Speech-Based Emotion Recognition

Author: ORCID icon orcid.org/0000-0003-3979-8710
Gao, Ye, Computer Science - School of Engineering and Applied Science, University of Virginia
Stankovic, John, EN-Comp Science Dept, University of Virginia

Many algorithms on speech-based emotion detection that utilize machine learning are published. They are often trained and tested on datasets that consist of audio clips in which the speaker emulates emotion such as anger, happiness, neutrality, and sadness. Despite the high accuracy that the algorithms have achieved, they are not suitable for real-life deployment for two reasons. First, the datasets are often times collected in strictly controlled environments where noises are minimum and the microphone is placed very close to the speaker, which is not representative of real-life environments in which background noises are present and people are not expected to be adjacent to the acoustic sensor(s) all the time. Second, each audio clip is usually uttered by an actor, and labeled with the emotion that the actor attempts to simulate. However, research indicates no evidence that the acoustic features of acted emotion are representative of the acoustic features of authentic, spontaneous emotions. As a result, algorithms trained on acted speech may not achieve the same excellent performance when deployed in real-life environments to detect emotions in people’s speech. This thesis explores different approaches to address the problem that high-performing machine learning classifiers on speech-based emotion recognition may not be fit for use in real-life deployment, and proposes an acoustical classifier for emotion detection fit for real-life deployment. The classifier is intended to be part of a smart healthcare system to monitor the users’ emotions.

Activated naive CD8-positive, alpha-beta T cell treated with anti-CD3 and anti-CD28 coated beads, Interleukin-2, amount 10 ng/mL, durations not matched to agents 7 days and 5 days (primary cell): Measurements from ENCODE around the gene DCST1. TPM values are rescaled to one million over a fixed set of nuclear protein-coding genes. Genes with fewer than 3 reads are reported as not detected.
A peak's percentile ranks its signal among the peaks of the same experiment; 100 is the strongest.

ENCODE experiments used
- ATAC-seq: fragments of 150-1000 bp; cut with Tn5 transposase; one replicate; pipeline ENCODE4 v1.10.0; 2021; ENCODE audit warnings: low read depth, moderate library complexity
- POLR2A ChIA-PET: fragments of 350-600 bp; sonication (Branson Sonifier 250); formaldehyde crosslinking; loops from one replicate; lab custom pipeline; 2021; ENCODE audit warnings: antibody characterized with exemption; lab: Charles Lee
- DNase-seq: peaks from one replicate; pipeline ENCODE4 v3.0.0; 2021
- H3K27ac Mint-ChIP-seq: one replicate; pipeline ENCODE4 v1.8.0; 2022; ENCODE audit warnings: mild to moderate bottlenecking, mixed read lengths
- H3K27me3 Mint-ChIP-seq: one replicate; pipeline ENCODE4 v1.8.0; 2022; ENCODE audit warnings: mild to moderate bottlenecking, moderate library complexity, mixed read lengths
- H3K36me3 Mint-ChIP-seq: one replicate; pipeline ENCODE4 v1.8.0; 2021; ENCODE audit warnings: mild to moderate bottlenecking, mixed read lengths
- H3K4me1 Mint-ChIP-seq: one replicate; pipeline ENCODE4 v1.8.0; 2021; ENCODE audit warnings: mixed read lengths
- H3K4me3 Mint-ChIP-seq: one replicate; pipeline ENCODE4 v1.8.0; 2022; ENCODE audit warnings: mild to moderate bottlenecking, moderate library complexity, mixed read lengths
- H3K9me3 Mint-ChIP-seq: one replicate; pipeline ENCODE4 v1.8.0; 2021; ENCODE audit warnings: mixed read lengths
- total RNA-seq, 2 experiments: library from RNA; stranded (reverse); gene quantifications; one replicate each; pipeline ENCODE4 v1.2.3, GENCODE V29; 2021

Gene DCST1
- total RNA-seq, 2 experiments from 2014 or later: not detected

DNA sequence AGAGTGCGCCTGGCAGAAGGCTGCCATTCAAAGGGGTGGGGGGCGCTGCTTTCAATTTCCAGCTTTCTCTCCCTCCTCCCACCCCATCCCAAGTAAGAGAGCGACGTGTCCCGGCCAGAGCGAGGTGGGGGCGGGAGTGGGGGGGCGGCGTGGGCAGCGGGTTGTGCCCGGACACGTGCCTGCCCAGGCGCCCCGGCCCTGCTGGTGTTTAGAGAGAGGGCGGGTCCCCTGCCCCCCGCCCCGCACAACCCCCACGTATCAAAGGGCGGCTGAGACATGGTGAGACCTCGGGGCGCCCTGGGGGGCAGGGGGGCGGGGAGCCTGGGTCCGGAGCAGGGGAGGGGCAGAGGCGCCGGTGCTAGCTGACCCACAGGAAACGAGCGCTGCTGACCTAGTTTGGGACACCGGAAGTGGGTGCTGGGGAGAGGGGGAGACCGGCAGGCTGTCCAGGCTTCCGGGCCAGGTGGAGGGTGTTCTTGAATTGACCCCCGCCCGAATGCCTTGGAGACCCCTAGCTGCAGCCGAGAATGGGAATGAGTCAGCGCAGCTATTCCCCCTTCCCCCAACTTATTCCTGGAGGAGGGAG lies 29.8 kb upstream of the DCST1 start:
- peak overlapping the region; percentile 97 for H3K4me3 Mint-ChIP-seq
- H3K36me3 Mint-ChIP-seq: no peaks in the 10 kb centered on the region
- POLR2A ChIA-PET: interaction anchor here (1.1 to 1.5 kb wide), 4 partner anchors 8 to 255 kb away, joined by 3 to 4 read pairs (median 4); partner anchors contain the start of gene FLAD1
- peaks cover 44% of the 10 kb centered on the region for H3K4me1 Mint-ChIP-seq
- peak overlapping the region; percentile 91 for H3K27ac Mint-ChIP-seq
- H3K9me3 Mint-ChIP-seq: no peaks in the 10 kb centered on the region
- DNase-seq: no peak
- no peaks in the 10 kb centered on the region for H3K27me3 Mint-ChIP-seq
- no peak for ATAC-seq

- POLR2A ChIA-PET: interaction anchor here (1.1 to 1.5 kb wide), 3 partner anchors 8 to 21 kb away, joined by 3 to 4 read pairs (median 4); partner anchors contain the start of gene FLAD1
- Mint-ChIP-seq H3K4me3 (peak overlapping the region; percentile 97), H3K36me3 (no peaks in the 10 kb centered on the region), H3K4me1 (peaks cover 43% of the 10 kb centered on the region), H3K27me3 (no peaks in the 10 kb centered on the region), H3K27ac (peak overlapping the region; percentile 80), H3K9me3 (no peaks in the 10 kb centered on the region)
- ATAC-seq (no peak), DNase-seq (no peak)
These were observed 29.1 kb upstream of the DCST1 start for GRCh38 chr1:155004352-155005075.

MS (Master of Science)
Convolutional neural networks, Machine learning, Affective computing, Cyberphysical system
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